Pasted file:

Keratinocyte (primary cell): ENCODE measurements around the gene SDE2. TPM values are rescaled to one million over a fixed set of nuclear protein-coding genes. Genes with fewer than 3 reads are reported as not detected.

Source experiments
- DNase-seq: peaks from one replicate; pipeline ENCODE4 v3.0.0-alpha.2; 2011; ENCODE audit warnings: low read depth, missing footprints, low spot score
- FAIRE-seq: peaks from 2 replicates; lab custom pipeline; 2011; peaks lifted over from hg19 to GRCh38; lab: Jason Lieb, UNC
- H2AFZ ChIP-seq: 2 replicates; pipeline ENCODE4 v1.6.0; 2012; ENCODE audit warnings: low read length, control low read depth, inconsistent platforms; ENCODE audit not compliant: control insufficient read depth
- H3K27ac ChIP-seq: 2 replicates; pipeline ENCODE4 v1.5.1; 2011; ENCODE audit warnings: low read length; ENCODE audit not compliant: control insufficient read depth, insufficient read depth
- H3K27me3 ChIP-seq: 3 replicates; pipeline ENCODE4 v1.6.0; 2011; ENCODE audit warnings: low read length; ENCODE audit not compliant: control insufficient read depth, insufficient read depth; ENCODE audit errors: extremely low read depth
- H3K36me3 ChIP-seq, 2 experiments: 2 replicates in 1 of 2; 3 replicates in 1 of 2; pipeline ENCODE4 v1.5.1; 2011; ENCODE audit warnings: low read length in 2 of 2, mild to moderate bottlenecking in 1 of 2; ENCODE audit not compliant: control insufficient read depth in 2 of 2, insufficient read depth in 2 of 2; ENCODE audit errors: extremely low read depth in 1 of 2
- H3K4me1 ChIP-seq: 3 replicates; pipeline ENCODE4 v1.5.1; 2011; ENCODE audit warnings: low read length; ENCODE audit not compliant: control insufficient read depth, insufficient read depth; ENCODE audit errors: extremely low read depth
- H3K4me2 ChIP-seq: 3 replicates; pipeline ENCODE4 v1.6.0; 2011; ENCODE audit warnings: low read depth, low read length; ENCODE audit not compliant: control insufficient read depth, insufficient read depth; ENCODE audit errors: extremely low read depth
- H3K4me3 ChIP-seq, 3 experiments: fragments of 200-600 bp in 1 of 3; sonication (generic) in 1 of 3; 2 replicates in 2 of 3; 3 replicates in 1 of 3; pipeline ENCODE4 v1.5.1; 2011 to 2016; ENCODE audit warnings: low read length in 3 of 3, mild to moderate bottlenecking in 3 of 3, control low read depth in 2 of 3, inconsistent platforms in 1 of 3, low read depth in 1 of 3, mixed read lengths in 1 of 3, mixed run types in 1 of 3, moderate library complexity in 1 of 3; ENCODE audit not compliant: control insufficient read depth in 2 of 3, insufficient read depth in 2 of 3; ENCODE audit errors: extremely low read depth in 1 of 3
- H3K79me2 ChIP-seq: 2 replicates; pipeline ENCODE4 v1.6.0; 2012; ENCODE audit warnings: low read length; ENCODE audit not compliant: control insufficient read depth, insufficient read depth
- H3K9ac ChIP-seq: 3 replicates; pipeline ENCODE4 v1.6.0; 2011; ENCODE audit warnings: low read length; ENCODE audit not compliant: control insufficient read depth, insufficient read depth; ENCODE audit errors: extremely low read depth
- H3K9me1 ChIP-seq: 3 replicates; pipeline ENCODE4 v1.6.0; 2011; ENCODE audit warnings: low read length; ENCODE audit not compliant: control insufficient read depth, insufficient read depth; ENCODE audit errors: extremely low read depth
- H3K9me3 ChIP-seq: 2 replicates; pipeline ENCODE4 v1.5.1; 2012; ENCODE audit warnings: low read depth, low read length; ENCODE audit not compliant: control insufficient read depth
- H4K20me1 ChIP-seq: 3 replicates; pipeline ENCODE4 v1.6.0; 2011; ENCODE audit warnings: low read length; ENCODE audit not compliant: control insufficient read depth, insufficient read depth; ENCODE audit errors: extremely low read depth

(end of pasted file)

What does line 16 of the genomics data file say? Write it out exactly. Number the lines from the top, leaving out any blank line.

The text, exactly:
- H4K20me1 ChIP-seq: 3 replicates; pipeline ENCODE4 v1.6.0; 2011; ENCODE audit warnings: low read length; ENCODE audit not compliant: control insufficient read depth, insufficient read depth; ENCODE audit errors: extremely low read depth